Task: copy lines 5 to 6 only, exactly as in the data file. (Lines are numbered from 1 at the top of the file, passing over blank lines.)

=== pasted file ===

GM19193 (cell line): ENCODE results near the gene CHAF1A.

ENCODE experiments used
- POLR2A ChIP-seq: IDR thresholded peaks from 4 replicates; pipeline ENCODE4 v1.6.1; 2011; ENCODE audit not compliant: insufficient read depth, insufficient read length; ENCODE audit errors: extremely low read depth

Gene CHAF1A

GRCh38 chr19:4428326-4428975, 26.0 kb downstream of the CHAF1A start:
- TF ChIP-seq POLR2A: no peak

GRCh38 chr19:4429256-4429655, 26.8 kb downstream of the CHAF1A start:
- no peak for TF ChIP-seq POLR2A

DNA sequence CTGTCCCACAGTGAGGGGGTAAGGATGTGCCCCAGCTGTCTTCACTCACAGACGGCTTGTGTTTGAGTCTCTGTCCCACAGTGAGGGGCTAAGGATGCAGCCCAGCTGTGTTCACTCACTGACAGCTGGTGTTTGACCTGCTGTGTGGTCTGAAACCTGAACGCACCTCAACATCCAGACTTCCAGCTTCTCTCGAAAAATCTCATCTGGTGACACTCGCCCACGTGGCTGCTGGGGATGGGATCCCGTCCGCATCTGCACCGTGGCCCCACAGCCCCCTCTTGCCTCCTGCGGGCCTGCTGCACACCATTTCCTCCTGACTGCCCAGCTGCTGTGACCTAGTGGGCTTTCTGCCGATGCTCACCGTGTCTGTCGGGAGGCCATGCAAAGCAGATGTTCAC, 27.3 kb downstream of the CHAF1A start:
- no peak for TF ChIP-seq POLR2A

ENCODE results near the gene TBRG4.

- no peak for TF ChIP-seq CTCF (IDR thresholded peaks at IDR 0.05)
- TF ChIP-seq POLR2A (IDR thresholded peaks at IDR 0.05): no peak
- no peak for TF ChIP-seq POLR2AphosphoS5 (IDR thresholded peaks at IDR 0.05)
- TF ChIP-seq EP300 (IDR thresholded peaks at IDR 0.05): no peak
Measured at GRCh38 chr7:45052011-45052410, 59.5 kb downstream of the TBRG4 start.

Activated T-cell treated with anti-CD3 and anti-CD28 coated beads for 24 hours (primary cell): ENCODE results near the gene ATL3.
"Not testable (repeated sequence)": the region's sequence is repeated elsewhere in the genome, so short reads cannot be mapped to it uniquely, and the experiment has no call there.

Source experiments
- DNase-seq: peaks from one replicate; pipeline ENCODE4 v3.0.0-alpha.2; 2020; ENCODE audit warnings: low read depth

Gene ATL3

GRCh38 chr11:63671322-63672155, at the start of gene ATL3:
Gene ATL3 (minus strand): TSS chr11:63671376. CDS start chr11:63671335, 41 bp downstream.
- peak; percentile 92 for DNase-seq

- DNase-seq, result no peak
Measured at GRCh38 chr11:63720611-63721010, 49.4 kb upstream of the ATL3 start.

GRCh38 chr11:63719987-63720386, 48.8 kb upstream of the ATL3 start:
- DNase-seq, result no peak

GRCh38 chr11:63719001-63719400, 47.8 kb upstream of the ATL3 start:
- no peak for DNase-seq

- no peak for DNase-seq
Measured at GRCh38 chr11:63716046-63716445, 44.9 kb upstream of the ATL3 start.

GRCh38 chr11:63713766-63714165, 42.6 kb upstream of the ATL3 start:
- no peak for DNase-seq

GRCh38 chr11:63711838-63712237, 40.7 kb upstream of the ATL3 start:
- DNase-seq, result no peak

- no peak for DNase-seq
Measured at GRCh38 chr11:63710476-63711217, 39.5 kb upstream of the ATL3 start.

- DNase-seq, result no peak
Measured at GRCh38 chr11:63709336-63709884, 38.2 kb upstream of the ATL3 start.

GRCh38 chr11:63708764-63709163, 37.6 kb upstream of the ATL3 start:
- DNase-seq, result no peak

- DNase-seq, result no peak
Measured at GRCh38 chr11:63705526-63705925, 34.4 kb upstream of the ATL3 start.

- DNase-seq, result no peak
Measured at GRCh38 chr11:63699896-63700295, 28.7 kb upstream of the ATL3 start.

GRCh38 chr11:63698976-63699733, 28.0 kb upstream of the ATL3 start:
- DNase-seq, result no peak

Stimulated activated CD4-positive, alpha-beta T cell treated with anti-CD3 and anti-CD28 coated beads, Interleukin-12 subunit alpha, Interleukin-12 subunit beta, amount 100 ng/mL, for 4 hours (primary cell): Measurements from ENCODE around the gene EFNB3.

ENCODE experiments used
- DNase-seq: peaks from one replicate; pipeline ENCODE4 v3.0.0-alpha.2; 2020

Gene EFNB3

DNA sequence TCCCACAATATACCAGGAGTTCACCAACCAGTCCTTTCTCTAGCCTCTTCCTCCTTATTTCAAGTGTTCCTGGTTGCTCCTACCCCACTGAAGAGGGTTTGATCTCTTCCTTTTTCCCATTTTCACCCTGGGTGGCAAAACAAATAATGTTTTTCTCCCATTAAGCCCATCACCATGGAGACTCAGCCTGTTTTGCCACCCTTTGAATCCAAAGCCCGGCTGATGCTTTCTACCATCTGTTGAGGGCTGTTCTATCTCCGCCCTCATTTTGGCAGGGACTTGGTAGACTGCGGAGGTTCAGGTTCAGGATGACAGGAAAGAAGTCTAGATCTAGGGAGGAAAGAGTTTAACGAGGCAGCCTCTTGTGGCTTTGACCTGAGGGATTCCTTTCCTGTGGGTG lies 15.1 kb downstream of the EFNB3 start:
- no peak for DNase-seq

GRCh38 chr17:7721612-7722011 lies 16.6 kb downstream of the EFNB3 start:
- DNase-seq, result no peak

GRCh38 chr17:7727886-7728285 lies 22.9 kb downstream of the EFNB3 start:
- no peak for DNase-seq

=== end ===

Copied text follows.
GRCh38 chr19:4428326-4428975, 26.0 kb downstream of the CHAF1A start:
- TF ChIP-seq POLR2A: no peak